Nearly 10 percent of all small businesses are affected by some sort of man-made data disaster, while a whopping 30 percent are affected by natural disasters from fire, flood and even unexpected power outages. What's even more frightening is that, according to an NFIB National Small Business Poll, only 6 percent of those businesses affected were able to survive after a catastrophic data loss. Here are several additional reasons why it's important to take the time to create a disaster recovery and backup policy:
- Humans aren't perfect, so mistakes can and will happen. It might be a bit depressing to consider it, but a staff member's ill-timed but well-meaning keystrokes can take down an organization in minutes. Whether this is someone on the IT team who forgot to log a particular backup file or an incautious user, incremental online data backups and a clear, written disaster recovery plan can mean the difference between down for a few hours or a few weeks. Prevent these instances through structured quality assurance activities and ongoing process improvements to tighten systems access.
- Technology fails, period. The simplest instance of a tech fail is internet connectivity, but widespread hardware failures can be catastrophic. Without a disaster recovery plan in place, you and your team may be stuck attempting to reconfigure new machines before attempting to transfer or rebuild customer files and other important data. Regular backups to the cloud may help get you back up and running quickly. If fully outsourcing your data and infrastructure needs to a third party data center isn't a possibility, at least invest in a solid incremental, cloud-based backup process.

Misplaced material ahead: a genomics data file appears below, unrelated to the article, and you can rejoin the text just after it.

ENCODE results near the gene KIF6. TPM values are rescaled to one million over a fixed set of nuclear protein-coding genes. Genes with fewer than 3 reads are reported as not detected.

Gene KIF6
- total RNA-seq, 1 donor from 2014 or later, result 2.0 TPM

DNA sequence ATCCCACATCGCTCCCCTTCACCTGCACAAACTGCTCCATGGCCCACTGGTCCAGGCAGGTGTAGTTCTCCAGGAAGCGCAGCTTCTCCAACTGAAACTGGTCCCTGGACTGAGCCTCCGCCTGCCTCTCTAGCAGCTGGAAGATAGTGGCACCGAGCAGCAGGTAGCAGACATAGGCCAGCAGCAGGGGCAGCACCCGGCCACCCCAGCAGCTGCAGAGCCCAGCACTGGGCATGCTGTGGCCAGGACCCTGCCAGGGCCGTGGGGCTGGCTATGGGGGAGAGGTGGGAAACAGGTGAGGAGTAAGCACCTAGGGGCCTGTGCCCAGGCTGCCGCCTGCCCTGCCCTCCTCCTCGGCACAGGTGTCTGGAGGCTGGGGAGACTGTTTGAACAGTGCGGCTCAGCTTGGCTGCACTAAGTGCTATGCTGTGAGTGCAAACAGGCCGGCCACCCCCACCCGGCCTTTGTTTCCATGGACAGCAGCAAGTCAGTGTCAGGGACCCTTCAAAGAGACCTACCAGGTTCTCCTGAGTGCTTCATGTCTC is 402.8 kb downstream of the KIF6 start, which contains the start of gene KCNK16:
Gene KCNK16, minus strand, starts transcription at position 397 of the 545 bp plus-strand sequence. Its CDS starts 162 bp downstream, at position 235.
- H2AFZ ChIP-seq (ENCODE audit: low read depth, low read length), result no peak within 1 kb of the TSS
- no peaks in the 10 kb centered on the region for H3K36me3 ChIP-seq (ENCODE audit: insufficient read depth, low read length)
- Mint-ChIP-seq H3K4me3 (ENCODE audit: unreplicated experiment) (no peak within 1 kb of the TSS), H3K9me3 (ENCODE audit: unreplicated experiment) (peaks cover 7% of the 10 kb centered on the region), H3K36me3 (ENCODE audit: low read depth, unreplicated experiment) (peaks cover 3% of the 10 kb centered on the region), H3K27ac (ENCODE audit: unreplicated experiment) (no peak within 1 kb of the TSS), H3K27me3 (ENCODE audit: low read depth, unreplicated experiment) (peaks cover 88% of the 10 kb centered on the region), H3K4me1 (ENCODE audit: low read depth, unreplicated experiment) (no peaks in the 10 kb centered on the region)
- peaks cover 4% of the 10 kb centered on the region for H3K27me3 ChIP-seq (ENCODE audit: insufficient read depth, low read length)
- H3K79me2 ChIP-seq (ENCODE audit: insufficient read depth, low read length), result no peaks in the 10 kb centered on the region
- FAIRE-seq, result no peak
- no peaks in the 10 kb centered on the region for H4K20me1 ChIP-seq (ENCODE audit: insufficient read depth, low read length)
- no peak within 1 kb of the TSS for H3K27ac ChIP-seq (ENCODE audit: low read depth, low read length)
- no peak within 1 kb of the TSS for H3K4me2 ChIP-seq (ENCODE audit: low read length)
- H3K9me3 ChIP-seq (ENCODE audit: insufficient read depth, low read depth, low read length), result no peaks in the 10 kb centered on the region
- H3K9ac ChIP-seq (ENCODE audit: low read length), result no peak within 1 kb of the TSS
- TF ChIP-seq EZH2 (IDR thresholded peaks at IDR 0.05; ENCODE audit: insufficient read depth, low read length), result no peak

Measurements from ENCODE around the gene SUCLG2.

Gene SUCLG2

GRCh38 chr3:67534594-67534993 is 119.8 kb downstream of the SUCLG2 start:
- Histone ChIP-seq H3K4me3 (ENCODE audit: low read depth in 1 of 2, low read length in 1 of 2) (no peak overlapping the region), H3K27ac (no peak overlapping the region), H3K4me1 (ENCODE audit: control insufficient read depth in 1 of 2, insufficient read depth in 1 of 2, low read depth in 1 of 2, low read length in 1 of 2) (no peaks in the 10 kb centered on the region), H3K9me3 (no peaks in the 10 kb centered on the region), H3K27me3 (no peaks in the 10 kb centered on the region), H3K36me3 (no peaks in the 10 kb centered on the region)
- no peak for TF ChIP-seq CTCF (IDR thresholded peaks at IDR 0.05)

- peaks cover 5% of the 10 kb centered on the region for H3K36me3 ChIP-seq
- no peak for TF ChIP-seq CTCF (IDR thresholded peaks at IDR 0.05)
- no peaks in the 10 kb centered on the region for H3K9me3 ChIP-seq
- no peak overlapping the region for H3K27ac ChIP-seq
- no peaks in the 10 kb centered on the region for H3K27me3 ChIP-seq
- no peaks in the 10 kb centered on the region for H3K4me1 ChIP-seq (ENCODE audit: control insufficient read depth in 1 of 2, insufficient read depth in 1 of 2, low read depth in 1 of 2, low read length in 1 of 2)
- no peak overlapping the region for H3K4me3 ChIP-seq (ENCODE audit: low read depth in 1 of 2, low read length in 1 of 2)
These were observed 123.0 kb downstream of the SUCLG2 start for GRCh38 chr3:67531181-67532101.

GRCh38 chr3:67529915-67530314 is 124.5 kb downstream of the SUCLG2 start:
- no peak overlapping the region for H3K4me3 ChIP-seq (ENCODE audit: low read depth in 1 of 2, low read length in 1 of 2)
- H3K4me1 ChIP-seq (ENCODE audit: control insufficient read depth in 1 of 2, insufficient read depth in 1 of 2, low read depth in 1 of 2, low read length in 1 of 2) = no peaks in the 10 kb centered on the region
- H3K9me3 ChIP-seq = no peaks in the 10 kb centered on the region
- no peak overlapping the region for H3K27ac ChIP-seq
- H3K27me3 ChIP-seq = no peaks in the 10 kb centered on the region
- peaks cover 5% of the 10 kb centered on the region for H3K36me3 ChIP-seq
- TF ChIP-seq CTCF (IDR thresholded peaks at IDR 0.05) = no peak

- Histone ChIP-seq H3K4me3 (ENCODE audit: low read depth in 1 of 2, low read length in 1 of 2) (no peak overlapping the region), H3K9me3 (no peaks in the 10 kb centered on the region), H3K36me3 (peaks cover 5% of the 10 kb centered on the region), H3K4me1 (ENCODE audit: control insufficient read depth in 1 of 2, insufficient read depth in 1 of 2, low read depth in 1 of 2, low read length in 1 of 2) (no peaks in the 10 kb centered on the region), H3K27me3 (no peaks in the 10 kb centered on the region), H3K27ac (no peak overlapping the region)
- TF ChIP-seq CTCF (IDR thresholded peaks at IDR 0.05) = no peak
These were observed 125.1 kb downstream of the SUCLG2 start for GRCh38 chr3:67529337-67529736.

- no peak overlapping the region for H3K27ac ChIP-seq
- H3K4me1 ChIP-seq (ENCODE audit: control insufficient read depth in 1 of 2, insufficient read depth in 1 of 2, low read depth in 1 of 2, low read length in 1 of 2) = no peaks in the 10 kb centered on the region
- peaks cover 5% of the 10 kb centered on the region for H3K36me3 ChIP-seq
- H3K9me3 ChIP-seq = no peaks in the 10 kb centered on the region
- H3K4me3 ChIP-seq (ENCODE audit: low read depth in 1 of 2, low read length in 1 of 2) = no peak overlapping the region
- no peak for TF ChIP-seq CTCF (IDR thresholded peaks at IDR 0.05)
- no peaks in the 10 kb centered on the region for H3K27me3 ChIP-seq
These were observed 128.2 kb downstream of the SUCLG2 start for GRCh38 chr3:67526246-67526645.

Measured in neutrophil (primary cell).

- Customers are needy at all hours. Customers really don't care that someone erased the only server with their details on it -- the reality is that they want access to their details and information right now. Our 24/7 economy has spoiled our customers and left them expecting always-on service and perfection in every interaction. If your organization isn't able to live up to their standards, a competitor is only a click away. As painful and expensive as it is to acquire customers, it can be nearly impossible to win them back after a major data breach or unexplained access loss.
When you develop a solid disaster recovery and backup strategy, you're not only saving your organization money but you're also ensuring that your team can continuously provide the high levels of customer services that are expected from a trusted organization.
When employees, students or other constituents fail to abide by security policies, the consequences should be clearly defined and applied to all individuals regardless of position. Security policies and password policies protect your organization's data from loss or theft and that can only be done through the support of business and technology users alike. Items that you might want to secure include intellectual property such as patents, customer data, product catalogs and pricing as well as confidential customer information such as contact information, personal payment methods and personally identifiable information such as social security numbers, addresses and date of birth. Source code, patent applications and drawings are also potential sources of data loss that may not harm your organization, except to allow your competitors to catch and potentially even leapfrog your current applications.